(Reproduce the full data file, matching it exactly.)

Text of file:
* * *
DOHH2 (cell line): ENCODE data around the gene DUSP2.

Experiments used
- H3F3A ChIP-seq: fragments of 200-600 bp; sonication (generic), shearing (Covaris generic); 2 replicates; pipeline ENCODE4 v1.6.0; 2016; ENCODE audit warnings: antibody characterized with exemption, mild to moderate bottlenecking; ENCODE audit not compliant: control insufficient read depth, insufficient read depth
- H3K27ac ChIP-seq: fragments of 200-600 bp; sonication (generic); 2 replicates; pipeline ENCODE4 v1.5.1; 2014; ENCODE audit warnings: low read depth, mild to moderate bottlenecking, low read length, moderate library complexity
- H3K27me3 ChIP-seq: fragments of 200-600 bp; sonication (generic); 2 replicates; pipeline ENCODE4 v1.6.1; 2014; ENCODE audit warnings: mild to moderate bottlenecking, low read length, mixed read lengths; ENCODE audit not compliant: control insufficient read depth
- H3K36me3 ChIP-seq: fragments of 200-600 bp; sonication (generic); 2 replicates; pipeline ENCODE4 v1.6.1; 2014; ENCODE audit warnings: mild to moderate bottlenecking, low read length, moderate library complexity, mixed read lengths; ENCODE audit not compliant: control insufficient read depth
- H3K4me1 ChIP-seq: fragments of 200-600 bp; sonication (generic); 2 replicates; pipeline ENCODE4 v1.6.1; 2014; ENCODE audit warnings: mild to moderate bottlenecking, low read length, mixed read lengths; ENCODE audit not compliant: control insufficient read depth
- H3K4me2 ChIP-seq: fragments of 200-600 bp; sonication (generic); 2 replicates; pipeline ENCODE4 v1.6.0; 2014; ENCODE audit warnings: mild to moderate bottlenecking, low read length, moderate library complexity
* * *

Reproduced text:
DOHH2 (cell line): ENCODE data around the gene DUSP2.

Experiments used
- H3F3A ChIP-seq: fragments of 200-600 bp; sonication (generic), shearing (Covaris generic); 2 replicates; pipeline ENCODE4 v1.6.0; 2016; ENCODE audit warnings: antibody characterized with exemption, mild to moderate bottlenecking; ENCODE audit not compliant: control insufficient read depth, insufficient read depth
- H3K27ac ChIP-seq: fragments of 200-600 bp; sonication (generic); 2 replicates; pipeline ENCODE4 v1.5.1; 2014; ENCODE audit warnings: low read depth, mild to moderate bottlenecking, low read length, moderate library complexity
- H3K27me3 ChIP-seq: fragments of 200-600 bp; sonication (generic); 2 replicates; pipeline ENCODE4 v1.6.1; 2014; ENCODE audit warnings: mild to moderate bottlenecking, low read length, mixed read lengths; ENCODE audit not compliant: control insufficient read depth
- H3K36me3 ChIP-seq: fragments of 200-600 bp; sonication (generic); 2 replicates; pipeline ENCODE4 v1.6.1; 2014; ENCODE audit warnings: mild to moderate bottlenecking, low read length, moderate library complexity, mixed read lengths; ENCODE audit not compliant: control insufficient read depth
- H3K4me1 ChIP-seq: fragments of 200-600 bp; sonication (generic); 2 replicates; pipeline ENCODE4 v1.6.1; 2014; ENCODE audit warnings: mild to moderate bottlenecking, low read length, mixed read lengths; ENCODE audit not compliant: control insufficient read depth
- H3K4me2 ChIP-seq: fragments of 200-600 bp; sonication (generic); 2 replicates; pipeline ENCODE4 v1.6.0; 2014; ENCODE audit warnings: mild to moderate bottlenecking, low read length, moderate library complexity